A Play for the End of the World won the National Jewish Book Award for debut fiction and was longlisted for the 2022 PEN/Faulkner award.
In the Washington Post review of Jai’s novel, Anita Felicelli compared the book to Jhumpa Lahiri’s The Lowland and wrote: “A Play for the End of the World meditates on conundrums of agency that, unfortunately, are still relevant to artists and writers. Can art truly matter in a time of intense upheaval and turmoil over the failures and force of a government?”
Born in Kolkata, India, Jai Chakrabarti has a background in computer and data science and has also been an Emerging Writer Fellow at A Public Space. His fiction has appeared in The O. Henry Prize Stories, The Best American Short Stories, and many literary journals. His nonfiction can be found in The Wall Street Journal, Writer’s Digest, Fast Company, and other places. (Read his LitHub advice on how to get unstuck while writing.) He lives in New York.
Matt Borondy: Given your background in software engineering and data science, do you consider yourself to be a data-driven writer?
Jai Chakrabarti: I spent time this morning researching the origins of the term data. In English you see the first occurrences in the 17th century, but it exists in Latin and even before that it comes from proto Indo-European. The verb dadami in Sanskrit which means “to give” ends up in Latin as datum in noun form as “the thing given,” for instance the thing given to settle a debt. But the word morphs away from this idea of transference of a thing to simply a collection of things. Then it’s reclaimed in the field of computer science in 1946 as information that can be transmitted. Nowadays the distinction between “qualitative” and “quantitative” data is important; as a data scientist you’re interested in both the facts that you collect from the world as well as the hard numbers, so to speak.
So what does it mean to be a data-driven writer? I suppose I’m always collecting information that can then be later plumbed for use in fiction, or perhaps more precisely I’m not collecting information but rather my own processing of experiences.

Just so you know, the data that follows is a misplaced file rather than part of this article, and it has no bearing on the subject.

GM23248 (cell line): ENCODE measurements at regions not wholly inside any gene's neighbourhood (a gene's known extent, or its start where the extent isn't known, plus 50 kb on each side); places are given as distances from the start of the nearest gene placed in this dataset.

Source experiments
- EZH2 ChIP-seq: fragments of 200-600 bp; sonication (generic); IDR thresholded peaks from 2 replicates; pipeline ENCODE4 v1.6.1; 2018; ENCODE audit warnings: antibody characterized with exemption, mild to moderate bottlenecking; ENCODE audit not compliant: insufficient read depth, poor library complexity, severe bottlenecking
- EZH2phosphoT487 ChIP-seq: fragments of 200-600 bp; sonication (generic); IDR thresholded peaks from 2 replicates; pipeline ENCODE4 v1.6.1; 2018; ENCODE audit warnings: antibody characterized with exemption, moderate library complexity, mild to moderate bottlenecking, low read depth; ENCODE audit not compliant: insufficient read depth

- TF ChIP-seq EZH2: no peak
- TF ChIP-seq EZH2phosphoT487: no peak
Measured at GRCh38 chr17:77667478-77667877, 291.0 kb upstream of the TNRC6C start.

The other evening I was at a friend’s house and in that twilight hour I watched as a deer jumped her fence, and my friend without missing a beat chased the deer with the clanging of two pans, implements she seemed to hang onto just for that purpose. I catalogued deer, which in that dusky light made me think: wolf. The concentration on my friend’s face. The deer’s body, its limbs knowing how to jump back into the safety of the fields. I could see these were all data, but before a version of this scene eventually made its way into a short story I’m working on they were processed through me, changed not only in the particulars but in the emotional registers. I was less interested in conveying the fact of the deer jumping the fence and being chased back out; more, my interiority as I experienced this. What did I feel watching the deer in the field at twilight, and what did that have to do in that moment with being human?
MB: What points of data would you consider to be the origin of your novel? Were you processing an experience at the time that led you to this story?
JC: For a computer, time isn’t important. What I mean is that computational units are broken down into discrete “cycles” which only track to our notion of human time in incidental ways: to solve a problem, a computer needs a certain number of cycles which happens to correspond to a number of seconds, minutes, hours, or even years in our canonical notion of time. The computer doesn’t care how busy we are, when our next birthday is - it simply exists to do its work and whatever time has elapsed has elapsed.
I raise this because the idea for my novel came to me while living in Jerusalem, a place that I sometimes feel has its own notion of time. The confluence of ancient cultures living so closely together atop layers of human history impacted how I walked to the shukh for ripe strawberries. I always felt an acceleration of ideas, juxtapositions, anxieties, as if the crucible were becoming more crucible-like each day. My writing fractured, the sentences shorter, more to the point.
Then on our last day in the city we visited Yad Vashem, the Holocaust Museum, which is a place I consider to be outside this time, and perhaps that is the point of a memorial to genocide, to millions dead, entire communities lost. I did not imagine then that art could bloom in such a place/time, but that was what I’d find: an exhibit about the Polish-Jewish educator Janusz Korzak who decided to stage a play by Rabindranath Tagore weeks from deportations to Treblinka.
Processing that experience took me years, and writing a novel helped me understand: what it meant for art to be invoked and then performed in the darkest of our times.